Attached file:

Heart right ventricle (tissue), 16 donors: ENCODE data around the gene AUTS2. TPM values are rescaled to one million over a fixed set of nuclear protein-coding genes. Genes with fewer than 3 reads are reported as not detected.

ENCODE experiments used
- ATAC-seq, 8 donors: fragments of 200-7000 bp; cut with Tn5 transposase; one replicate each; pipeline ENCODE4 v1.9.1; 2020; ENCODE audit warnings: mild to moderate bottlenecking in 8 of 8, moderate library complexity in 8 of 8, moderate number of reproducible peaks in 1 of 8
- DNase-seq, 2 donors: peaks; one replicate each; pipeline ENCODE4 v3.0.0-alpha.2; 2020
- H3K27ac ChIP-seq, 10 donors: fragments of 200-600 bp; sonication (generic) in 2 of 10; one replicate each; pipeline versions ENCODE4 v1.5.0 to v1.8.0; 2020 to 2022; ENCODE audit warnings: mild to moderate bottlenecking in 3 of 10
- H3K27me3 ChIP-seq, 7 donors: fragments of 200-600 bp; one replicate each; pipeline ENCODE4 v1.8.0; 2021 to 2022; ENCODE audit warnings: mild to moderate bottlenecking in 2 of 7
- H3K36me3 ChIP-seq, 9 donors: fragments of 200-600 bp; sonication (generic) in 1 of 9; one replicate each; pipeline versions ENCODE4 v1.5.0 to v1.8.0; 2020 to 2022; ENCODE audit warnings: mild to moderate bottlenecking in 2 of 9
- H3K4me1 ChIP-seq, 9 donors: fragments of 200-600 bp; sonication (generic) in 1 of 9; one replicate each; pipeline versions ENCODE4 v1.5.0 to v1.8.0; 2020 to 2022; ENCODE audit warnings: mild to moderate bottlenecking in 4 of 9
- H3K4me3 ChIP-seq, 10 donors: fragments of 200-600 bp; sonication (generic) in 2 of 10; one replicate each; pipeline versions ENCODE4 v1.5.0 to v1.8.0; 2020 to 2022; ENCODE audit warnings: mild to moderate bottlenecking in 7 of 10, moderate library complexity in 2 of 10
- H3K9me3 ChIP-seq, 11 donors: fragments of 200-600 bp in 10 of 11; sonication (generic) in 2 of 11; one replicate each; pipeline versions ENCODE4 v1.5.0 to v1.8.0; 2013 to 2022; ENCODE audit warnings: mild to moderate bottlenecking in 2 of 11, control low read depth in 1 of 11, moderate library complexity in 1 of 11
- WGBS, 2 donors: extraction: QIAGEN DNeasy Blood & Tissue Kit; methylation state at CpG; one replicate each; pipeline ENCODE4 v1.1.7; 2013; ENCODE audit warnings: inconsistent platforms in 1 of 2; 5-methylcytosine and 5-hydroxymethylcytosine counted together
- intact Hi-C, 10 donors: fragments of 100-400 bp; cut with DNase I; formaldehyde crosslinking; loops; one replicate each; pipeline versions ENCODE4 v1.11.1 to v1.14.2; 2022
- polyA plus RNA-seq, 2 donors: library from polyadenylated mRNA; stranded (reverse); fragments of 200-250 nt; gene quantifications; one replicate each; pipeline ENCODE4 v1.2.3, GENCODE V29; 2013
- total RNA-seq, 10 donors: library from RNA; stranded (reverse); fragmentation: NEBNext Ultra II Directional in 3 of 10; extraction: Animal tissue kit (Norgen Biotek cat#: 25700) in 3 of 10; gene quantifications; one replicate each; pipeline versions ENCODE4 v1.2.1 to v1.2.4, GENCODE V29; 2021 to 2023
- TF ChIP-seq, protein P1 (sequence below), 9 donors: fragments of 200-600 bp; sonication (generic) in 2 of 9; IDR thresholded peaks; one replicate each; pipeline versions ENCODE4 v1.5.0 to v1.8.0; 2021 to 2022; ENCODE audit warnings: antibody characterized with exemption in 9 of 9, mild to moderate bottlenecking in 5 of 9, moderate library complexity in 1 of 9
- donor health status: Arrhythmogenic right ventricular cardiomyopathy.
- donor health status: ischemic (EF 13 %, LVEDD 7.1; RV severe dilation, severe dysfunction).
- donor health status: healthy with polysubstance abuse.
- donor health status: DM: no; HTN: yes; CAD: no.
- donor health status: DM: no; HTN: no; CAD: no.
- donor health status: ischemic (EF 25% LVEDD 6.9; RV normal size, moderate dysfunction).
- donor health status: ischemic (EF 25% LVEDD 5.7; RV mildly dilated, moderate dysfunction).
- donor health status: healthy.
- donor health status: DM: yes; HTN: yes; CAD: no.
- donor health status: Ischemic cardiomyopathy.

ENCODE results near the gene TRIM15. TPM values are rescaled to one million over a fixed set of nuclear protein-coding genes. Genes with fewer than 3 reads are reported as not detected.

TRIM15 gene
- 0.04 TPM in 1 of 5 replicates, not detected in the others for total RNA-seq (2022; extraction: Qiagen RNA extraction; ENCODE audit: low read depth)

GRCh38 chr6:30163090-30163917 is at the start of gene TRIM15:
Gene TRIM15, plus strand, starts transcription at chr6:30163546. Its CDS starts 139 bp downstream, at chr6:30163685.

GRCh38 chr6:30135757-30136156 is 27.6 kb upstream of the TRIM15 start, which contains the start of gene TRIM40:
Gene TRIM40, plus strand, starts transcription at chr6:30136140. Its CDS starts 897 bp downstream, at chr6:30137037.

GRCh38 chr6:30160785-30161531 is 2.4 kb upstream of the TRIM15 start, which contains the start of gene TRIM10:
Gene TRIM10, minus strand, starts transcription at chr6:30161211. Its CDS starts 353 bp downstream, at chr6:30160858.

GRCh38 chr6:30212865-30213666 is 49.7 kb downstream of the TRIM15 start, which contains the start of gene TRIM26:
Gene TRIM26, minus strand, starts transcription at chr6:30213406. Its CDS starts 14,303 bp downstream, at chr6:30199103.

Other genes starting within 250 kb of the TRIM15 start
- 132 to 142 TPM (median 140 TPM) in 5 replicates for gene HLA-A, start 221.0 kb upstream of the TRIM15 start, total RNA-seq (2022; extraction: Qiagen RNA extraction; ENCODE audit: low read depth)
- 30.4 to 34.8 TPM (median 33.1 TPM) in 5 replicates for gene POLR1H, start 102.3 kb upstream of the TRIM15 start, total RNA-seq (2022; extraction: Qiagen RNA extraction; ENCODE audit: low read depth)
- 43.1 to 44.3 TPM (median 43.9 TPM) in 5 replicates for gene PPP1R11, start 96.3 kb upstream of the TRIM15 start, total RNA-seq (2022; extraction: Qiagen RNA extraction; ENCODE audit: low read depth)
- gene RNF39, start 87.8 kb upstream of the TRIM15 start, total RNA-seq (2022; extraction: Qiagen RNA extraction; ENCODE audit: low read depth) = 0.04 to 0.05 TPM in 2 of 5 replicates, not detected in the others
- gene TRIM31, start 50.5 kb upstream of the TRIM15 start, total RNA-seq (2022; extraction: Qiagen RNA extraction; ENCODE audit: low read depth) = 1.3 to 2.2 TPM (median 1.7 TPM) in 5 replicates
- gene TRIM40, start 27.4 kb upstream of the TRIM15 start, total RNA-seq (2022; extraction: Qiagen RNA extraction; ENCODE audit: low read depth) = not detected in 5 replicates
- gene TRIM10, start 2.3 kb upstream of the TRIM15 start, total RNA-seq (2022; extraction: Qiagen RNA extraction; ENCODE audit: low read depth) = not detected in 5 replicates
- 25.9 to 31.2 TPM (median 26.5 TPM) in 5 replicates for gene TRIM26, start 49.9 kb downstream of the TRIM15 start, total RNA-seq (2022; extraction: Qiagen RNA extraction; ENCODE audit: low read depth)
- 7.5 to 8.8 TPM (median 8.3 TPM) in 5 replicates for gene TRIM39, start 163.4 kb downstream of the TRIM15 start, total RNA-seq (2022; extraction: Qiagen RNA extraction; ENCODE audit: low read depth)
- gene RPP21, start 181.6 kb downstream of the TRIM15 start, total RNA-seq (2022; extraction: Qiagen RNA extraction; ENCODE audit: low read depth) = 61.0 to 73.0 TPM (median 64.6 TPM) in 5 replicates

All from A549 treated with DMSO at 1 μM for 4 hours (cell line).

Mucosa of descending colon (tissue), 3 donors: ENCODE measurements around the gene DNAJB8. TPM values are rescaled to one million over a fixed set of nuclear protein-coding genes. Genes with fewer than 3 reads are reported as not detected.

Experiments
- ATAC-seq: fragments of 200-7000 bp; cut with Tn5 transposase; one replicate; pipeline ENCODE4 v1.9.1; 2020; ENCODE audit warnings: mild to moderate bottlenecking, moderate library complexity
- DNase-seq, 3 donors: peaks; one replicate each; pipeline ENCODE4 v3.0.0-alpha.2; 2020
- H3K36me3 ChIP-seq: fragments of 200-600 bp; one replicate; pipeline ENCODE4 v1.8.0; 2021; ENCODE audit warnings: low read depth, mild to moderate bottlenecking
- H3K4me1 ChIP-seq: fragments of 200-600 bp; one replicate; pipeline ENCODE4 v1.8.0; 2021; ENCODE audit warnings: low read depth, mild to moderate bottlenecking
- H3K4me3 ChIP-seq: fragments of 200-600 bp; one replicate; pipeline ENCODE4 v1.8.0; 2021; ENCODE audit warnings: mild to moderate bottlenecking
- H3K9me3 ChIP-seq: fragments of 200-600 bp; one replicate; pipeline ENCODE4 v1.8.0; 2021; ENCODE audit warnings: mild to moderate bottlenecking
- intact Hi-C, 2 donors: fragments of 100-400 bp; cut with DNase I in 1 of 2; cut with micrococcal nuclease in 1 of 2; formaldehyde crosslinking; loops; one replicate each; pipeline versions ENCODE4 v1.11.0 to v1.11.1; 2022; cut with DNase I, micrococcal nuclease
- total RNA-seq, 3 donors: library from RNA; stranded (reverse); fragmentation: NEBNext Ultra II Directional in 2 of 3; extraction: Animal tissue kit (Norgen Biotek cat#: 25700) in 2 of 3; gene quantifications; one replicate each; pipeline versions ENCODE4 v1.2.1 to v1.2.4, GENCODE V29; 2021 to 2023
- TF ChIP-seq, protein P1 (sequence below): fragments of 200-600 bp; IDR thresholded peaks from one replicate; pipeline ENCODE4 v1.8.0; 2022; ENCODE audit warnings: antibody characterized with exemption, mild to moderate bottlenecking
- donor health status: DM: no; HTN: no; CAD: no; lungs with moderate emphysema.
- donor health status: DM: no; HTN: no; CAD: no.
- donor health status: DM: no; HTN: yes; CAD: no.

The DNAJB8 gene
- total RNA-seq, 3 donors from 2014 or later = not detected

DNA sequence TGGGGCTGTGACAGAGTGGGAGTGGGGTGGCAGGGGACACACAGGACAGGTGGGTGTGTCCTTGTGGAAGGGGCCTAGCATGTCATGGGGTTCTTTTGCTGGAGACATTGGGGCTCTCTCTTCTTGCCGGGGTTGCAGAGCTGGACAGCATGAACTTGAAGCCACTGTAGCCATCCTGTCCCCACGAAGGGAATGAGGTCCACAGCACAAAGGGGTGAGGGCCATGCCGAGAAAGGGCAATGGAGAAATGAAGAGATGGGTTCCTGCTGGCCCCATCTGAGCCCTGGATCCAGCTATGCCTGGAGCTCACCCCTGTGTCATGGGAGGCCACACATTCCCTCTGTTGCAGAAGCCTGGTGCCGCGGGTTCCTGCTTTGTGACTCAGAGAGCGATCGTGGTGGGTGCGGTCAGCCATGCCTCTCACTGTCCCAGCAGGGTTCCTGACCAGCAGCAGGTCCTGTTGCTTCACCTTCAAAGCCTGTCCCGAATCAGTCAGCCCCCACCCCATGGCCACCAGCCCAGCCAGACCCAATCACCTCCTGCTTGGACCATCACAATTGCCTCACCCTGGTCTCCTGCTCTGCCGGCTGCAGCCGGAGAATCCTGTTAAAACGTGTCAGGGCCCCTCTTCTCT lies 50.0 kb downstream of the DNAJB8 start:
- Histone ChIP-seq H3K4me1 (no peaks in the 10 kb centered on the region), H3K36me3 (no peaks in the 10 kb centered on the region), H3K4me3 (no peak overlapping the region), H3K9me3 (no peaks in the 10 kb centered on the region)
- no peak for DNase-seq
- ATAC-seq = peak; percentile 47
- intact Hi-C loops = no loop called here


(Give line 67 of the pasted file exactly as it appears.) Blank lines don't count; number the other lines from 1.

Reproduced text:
- no peak for DNase-seq